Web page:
Tuesday, 18 November 2014

Coping When You Reach Breaking Point

Breaking point. What is the definition of the term? When you break something, that object either smashes into a million and one smithereens (e.g. an iPhone that your butterfingers 'accidently' drop onto tiled floor) and is, to an extent, irreparable. As for the 'point', it is a stage that you reach after leaping over many obstacles before that, um, point. Therefore, you'll in for quite a rollercoaster when 'breaking' and 'point' are combined - a ride that nobody wishes to hop onto. 

If you fancied reading a Google-approved definition of the term, breaking point is defined as 'the moment of greatest strain at which someone or something gives way. A terrible climax from which its victim suffers, breaking point harms you more than words can begin to describe: everything that you see and feel is as empty as a black hole. Coated in more darkness than a tacky coat of nail varnish, you are pushed to the absolute brink by toxic levels of frustration that are constantly injected - and carry a highly fatal risk. 

Each time that you reach breaking point is a further blow to your confidence, self-esteem and hope in society and, most important of all, yourself. Therefore, does it honestly shock you to the core that coping is the least of your priorities?

Well, I'm certainly no exception, that's for sure.

Since I hit an almighty low - or high, depending on how you perceive it - last week, I've been staying at home instead of leaping into pools of schoolwork head-first. Needless to say, bullying was the cause of my decision to stay away from the troublemakers, along with the sad truth that the school itself was failing to sort the issues out - months after they originally came into prominence. 

After nearly six months of daily intimidation, verbal abuse and, at times, physical attacks, I decided that it was time to take a stand against the authorities who were incapable of disciplining the bullies, despite the cost that it could potentially have on my studies. With the support of my parents, I've remained off from school for two days, yet am nowhere nearer towards reaching a conclusion - thus, breaking point remains a major and frankly worrying issue.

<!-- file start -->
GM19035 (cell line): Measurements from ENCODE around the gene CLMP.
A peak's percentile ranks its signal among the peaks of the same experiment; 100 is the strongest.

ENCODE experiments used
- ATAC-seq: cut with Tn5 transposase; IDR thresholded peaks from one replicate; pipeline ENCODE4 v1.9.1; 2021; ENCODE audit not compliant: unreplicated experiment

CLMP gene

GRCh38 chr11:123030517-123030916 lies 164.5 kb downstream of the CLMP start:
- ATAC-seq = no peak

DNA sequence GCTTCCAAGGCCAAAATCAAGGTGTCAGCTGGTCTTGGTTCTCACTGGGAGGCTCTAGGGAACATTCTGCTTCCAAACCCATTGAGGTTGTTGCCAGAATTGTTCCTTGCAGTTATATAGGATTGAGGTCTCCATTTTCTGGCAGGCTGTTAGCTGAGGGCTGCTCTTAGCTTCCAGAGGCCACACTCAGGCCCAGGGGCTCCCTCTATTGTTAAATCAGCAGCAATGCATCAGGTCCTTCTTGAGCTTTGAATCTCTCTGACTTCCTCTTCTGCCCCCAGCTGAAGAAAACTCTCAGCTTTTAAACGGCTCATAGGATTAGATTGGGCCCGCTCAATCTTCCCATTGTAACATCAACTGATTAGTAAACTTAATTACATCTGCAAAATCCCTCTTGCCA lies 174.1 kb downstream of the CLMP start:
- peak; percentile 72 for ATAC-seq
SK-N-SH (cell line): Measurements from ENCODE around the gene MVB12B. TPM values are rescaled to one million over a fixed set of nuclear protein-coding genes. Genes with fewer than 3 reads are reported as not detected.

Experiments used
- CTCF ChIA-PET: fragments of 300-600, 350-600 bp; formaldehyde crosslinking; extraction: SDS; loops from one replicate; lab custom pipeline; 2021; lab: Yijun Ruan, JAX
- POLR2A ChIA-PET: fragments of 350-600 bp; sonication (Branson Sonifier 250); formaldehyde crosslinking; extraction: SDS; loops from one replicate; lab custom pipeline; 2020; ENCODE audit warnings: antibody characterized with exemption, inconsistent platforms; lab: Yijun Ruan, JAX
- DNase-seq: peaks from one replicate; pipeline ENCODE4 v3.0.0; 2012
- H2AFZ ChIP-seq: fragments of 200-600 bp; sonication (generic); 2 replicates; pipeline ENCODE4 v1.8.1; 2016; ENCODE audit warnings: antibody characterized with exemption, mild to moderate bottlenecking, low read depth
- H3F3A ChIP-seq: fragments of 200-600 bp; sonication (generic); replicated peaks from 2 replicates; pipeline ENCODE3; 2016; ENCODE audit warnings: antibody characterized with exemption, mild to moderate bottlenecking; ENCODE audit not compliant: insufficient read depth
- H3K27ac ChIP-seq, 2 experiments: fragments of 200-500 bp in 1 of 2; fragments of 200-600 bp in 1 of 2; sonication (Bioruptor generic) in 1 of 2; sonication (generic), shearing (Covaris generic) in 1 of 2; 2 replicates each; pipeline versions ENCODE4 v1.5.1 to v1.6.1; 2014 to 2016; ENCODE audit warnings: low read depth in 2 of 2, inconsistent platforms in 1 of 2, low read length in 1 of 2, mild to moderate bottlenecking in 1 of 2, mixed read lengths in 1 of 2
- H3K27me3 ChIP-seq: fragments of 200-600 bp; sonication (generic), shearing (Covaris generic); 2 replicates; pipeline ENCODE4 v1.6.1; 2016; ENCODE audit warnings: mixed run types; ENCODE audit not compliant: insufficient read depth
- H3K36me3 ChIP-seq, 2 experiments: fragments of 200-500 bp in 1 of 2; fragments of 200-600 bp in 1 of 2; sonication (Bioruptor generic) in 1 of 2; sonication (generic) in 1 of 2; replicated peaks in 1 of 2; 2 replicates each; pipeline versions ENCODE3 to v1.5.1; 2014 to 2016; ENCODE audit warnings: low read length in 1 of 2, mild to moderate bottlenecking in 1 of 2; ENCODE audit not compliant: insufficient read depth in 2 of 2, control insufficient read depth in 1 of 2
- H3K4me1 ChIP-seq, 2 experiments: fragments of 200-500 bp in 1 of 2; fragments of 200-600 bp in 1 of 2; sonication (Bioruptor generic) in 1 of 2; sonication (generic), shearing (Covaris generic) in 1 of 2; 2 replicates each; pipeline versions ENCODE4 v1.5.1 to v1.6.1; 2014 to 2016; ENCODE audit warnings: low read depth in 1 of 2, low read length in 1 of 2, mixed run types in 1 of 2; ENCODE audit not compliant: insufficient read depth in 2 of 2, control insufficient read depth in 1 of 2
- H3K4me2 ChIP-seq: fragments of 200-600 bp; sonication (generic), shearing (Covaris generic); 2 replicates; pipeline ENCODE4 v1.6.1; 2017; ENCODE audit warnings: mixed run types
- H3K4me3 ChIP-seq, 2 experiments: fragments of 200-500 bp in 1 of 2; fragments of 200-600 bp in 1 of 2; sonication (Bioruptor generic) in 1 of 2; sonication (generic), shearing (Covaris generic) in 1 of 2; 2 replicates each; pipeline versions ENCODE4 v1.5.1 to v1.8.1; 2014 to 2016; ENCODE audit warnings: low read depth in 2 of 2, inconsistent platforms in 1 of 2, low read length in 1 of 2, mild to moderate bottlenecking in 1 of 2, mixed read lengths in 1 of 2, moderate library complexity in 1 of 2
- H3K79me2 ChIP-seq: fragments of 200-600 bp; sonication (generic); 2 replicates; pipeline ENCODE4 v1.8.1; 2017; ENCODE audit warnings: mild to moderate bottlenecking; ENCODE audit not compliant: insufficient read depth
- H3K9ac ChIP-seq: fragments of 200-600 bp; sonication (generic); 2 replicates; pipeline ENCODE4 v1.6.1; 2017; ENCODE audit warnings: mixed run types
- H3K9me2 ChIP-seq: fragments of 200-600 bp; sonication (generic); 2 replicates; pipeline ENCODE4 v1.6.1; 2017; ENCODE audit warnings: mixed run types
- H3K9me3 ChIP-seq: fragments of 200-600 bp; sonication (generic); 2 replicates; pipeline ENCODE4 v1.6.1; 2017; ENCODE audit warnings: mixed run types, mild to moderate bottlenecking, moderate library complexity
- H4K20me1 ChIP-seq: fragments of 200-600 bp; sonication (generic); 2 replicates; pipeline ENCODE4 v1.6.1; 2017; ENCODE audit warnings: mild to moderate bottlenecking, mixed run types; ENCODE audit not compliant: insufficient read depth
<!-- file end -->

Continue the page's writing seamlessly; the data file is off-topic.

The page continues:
Although I feel safer and more secure than ever at home, it frustrates me that several of my workbooks are still at the school and, instead of complying with my request, the school hasn't bothered to supply me with any work to complete at home. Considering that I haven't made anybody else's life an absolute living hell, why should I pay the price by falling behind while my tormentors gain an education at school? In between studying, my blood boils with so much anger that I'm running out of ways to contain it: unlike the foul habits of several of my peers, uttering as many F-bombs as the fruity ones that Lush make do not relieve me of any stress. In fact, I'm becoming more stressed out as each day passes because my faith in the school is decreasing to such an extent that I cannot entrust my safety in their hands - and, if things carry on as they currently are, will I ever muster the courage to walk through its doors again?

Undoubtedly, I'm certain that many of you will be scratching your heads as to why I'm refusing to return to school, despite the effect that has already impacted me. As a self-confessed lover of learning (in teen speak, geek might be the literal translation), I feel like I'm being starved of oxygen due to not having the required work and books - as bad as the teaching was, learning was the only thing that I woke up to achieve each morning. Even Google is depressingly letting me down with few suggestions when I type in the exam specifications: if the world's most famous search engine cannot help me, who can? My punishment is continuing, though I'm miles away from the school itself - and I have absolutely no doubt that the bullies themselves have received the dressing down that they should have had months ago.